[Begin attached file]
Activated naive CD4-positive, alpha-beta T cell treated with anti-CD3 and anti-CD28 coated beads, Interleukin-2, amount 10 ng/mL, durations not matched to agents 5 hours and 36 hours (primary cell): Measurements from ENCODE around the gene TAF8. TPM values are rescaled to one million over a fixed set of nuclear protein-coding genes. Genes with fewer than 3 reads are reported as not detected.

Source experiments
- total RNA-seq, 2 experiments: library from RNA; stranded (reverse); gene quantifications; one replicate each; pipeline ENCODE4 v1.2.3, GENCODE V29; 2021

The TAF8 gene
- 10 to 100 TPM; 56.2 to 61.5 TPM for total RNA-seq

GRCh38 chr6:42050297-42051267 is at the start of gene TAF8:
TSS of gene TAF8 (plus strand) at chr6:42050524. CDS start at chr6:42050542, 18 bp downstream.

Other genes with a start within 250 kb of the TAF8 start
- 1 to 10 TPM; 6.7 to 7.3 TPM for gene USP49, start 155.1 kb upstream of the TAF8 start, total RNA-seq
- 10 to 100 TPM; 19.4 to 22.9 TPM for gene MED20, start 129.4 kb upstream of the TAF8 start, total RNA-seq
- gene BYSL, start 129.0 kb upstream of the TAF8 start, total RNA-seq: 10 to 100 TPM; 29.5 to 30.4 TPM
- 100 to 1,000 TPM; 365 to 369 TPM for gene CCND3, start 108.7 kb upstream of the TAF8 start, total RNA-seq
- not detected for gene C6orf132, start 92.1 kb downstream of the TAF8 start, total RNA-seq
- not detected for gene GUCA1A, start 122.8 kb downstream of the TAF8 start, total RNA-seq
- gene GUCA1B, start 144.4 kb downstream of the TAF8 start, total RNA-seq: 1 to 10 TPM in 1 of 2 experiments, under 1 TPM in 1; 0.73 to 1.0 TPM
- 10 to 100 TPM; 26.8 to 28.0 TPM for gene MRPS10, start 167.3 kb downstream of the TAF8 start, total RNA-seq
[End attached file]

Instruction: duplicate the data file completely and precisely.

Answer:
Activated naive CD4-positive, alpha-beta T cell treated with anti-CD3 and anti-CD28 coated beads, Interleukin-2, amount 10 ng/mL, durations not matched to agents 5 hours and 36 hours (primary cell): Measurements from ENCODE around the gene TAF8. TPM values are rescaled to one million over a fixed set of nuclear protein-coding genes. Genes with fewer than 3 reads are reported as not detected.

Source experiments
- total RNA-seq, 2 experiments: library from RNA; stranded (reverse); gene quantifications; one replicate each; pipeline ENCODE4 v1.2.3, GENCODE V29; 2021

The TAF8 gene
- 10 to 100 TPM; 56.2 to 61.5 TPM for total RNA-seq

GRCh38 chr6:42050297-42051267 is at the start of gene TAF8:
TSS of gene TAF8 (plus strand) at chr6:42050524. CDS start at chr6:42050542, 18 bp downstream.

Other genes with a start within 250 kb of the TAF8 start
- 1 to 10 TPM; 6.7 to 7.3 TPM for gene USP49, start 155.1 kb upstream of the TAF8 start, total RNA-seq
- 10 to 100 TPM; 19.4 to 22.9 TPM for gene MED20, start 129.4 kb upstream of the TAF8 start, total RNA-seq
- gene BYSL, start 129.0 kb upstream of the TAF8 start, total RNA-seq: 10 to 100 TPM; 29.5 to 30.4 TPM
- 100 to 1,000 TPM; 365 to 369 TPM for gene CCND3, start 108.7 kb upstream of the TAF8 start, total RNA-seq
- not detected for gene C6orf132, start 92.1 kb downstream of the TAF8 start, total RNA-seq
- not detected for gene GUCA1A, start 122.8 kb downstream of the TAF8 start, total RNA-seq
- gene GUCA1B, start 144.4 kb downstream of the TAF8 start, total RNA-seq: 1 to 10 TPM in 1 of 2 experiments, under 1 TPM in 1; 0.73 to 1.0 TPM
- 10 to 100 TPM; 26.8 to 28.0 TPM for gene MRPS10, start 167.3 kb downstream of the TAF8 start, total RNA-seq